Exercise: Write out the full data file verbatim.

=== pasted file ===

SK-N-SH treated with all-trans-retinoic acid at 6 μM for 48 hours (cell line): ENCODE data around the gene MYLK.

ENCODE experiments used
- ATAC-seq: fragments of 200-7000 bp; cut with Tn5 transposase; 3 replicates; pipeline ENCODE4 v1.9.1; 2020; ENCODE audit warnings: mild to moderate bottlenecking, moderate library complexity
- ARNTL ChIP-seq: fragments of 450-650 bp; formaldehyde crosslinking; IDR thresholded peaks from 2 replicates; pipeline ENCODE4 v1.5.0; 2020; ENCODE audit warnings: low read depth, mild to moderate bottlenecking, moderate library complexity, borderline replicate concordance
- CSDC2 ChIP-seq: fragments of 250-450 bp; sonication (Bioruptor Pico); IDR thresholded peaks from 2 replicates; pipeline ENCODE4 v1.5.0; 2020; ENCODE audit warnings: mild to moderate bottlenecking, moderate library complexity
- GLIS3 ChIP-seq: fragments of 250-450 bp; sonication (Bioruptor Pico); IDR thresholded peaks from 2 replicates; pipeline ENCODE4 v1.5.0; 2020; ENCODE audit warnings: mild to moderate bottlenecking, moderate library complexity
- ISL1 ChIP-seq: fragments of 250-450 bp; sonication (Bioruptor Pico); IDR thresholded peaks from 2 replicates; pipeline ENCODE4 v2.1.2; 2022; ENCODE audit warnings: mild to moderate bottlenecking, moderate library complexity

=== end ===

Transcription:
SK-N-SH treated with all-trans-retinoic acid at 6 μM for 48 hours (cell line): ENCODE data around the gene MYLK.

ENCODE experiments used
- ATAC-seq: fragments of 200-7000 bp; cut with Tn5 transposase; 3 replicates; pipeline ENCODE4 v1.9.1; 2020; ENCODE audit warnings: mild to moderate bottlenecking, moderate library complexity
- ARNTL ChIP-seq: fragments of 450-650 bp; formaldehyde crosslinking; IDR thresholded peaks from 2 replicates; pipeline ENCODE4 v1.5.0; 2020; ENCODE audit warnings: low read depth, mild to moderate bottlenecking, moderate library complexity, borderline replicate concordance
- CSDC2 ChIP-seq: fragments of 250-450 bp; sonication (Bioruptor Pico); IDR thresholded peaks from 2 replicates; pipeline ENCODE4 v1.5.0; 2020; ENCODE audit warnings: mild to moderate bottlenecking, moderate library complexity
- GLIS3 ChIP-seq: fragments of 250-450 bp; sonication (Bioruptor Pico); IDR thresholded peaks from 2 replicates; pipeline ENCODE4 v1.5.0; 2020; ENCODE audit warnings: mild to moderate bottlenecking, moderate library complexity
- ISL1 ChIP-seq: fragments of 250-450 bp; sonication (Bioruptor Pico); IDR thresholded peaks from 2 replicates; pipeline ENCODE4 v2.1.2; 2022; ENCODE audit warnings: mild to moderate bottlenecking, moderate library complexity